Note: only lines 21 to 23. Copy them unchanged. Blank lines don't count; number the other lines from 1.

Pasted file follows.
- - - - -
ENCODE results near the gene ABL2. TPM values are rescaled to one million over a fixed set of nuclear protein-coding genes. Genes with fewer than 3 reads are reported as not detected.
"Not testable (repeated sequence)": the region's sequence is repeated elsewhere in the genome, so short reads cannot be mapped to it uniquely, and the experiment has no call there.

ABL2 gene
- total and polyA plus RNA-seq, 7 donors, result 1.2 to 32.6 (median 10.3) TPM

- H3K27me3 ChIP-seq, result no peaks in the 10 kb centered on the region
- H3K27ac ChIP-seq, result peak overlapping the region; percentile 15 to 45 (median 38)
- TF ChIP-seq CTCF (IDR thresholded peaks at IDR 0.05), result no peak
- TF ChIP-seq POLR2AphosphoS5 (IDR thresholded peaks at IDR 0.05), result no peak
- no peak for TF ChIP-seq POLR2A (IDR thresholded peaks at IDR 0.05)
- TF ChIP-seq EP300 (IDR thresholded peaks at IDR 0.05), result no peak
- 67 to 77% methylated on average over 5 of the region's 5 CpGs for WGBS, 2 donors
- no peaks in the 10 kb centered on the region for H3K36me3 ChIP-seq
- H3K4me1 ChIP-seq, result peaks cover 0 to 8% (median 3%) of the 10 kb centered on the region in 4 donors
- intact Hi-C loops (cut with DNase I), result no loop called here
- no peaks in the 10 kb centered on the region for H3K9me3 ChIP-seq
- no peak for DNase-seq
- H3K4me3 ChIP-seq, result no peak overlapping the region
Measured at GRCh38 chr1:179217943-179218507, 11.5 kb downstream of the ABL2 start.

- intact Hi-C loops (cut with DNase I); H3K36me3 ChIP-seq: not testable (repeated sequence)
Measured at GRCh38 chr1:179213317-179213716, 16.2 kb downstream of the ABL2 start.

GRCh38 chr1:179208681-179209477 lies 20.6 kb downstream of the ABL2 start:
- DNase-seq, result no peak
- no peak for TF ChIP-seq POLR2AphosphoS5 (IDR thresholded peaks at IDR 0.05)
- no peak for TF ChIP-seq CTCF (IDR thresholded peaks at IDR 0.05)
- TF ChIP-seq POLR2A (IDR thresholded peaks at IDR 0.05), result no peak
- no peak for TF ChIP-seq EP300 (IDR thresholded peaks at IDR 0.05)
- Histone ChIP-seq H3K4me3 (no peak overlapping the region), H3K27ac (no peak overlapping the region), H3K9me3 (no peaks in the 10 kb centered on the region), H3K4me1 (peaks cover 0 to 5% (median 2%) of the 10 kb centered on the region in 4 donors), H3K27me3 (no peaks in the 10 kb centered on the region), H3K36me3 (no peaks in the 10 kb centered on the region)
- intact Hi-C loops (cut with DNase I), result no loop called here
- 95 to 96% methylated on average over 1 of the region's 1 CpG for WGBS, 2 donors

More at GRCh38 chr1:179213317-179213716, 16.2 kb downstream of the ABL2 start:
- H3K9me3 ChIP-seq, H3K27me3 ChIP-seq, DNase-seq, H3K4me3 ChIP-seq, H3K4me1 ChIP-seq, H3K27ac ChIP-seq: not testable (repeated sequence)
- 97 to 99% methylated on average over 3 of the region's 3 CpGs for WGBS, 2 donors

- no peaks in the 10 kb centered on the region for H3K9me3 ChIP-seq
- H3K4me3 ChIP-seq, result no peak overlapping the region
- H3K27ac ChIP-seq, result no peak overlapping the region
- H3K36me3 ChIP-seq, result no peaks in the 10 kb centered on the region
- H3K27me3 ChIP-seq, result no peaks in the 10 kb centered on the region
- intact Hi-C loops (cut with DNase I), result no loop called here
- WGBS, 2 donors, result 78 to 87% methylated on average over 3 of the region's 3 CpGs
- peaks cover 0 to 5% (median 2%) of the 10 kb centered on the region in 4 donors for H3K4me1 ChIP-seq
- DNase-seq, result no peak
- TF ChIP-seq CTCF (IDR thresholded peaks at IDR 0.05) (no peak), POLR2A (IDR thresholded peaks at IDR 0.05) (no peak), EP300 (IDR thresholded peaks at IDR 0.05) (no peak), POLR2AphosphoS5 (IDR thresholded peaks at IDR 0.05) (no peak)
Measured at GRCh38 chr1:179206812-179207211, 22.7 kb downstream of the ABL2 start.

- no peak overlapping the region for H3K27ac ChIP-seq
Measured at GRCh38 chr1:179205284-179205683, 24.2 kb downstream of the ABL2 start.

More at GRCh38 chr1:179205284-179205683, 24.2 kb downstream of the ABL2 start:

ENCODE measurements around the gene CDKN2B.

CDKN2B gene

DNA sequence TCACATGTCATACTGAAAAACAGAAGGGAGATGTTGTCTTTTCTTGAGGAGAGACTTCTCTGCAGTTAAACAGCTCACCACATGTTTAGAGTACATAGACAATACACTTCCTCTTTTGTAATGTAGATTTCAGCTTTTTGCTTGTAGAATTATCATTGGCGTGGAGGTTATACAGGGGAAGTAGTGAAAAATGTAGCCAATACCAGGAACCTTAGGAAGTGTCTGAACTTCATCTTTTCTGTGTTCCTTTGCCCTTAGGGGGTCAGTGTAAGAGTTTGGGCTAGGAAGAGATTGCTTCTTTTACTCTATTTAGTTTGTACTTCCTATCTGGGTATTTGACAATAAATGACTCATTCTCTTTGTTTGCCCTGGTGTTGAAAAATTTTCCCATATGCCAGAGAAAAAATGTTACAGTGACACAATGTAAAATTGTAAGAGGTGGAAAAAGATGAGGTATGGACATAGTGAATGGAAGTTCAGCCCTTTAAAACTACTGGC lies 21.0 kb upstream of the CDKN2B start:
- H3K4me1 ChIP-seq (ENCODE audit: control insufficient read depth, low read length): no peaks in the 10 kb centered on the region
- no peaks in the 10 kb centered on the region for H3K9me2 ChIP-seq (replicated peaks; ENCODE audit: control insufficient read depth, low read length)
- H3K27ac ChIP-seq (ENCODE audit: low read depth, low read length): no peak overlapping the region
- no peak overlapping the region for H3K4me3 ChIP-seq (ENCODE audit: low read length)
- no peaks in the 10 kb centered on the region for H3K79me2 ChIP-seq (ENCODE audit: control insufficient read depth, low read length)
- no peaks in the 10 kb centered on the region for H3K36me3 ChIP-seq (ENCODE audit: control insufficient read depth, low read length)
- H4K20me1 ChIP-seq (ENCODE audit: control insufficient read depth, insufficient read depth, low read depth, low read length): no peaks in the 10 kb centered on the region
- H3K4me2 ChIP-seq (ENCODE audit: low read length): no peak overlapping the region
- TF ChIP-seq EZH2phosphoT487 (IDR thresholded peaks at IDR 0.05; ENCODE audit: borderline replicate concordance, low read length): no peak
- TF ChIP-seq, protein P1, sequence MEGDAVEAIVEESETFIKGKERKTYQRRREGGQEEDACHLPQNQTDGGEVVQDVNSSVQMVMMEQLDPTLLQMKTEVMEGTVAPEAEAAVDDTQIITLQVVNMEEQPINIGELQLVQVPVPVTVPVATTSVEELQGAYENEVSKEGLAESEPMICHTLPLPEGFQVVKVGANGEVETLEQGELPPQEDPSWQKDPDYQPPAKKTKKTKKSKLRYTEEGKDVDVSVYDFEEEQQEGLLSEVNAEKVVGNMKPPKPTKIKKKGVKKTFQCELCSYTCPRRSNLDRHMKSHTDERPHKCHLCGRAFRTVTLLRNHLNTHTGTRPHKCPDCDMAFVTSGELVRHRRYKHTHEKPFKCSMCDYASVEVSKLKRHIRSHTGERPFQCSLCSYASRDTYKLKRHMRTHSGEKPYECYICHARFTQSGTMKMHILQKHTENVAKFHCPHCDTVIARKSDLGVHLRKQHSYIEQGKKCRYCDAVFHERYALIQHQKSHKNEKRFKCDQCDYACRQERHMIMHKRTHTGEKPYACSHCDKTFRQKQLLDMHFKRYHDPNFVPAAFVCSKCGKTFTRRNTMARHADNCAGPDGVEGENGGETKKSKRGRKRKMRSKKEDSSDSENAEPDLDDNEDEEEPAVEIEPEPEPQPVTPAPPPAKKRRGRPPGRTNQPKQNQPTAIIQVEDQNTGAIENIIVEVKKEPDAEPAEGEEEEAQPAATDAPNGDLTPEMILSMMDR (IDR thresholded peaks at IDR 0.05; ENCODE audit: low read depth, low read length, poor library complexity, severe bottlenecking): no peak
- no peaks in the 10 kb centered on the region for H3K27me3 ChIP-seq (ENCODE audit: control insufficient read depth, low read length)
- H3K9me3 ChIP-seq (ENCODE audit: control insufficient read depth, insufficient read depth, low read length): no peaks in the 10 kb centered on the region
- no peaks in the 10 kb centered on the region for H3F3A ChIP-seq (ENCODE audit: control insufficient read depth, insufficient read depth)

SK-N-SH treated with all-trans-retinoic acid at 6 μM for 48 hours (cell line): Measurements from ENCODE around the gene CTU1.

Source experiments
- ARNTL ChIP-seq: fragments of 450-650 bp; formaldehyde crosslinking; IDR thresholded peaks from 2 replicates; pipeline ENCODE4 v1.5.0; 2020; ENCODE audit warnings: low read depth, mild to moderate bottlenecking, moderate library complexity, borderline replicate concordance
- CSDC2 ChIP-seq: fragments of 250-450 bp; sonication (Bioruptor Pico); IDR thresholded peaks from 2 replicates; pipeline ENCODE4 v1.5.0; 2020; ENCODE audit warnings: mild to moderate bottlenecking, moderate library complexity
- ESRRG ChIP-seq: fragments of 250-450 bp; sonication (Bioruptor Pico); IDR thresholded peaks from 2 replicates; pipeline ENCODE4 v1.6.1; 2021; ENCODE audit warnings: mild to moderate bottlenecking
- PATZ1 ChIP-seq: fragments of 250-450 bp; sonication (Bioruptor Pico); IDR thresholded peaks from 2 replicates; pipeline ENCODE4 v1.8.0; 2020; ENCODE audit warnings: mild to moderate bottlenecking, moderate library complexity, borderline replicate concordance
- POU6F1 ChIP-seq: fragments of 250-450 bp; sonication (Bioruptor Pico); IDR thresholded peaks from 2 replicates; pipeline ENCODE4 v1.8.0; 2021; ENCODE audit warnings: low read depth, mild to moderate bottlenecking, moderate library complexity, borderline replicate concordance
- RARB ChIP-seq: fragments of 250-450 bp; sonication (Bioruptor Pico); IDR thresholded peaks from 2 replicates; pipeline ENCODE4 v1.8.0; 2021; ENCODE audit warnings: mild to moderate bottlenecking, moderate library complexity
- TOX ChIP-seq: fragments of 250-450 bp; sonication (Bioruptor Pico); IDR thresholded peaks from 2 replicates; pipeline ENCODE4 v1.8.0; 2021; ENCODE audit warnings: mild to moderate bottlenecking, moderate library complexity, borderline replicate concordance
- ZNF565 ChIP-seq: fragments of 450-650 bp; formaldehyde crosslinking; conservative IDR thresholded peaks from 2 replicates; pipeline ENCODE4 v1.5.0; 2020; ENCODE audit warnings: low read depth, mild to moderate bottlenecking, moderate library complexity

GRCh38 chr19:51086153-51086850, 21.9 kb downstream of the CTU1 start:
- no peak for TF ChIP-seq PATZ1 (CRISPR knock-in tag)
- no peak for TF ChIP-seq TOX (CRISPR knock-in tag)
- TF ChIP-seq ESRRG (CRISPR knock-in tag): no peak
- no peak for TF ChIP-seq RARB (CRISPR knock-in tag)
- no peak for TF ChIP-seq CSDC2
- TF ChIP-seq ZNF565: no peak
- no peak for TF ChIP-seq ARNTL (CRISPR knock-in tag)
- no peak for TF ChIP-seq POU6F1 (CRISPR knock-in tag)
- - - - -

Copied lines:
GRCh38 chr1:179208681-179209477 lies 20.6 kb downstream of the ABL2 start:
- DNase-seq, result no peak
- no peak for TF ChIP-seq POLR2AphosphoS5 (IDR thresholded peaks at IDR 0.05)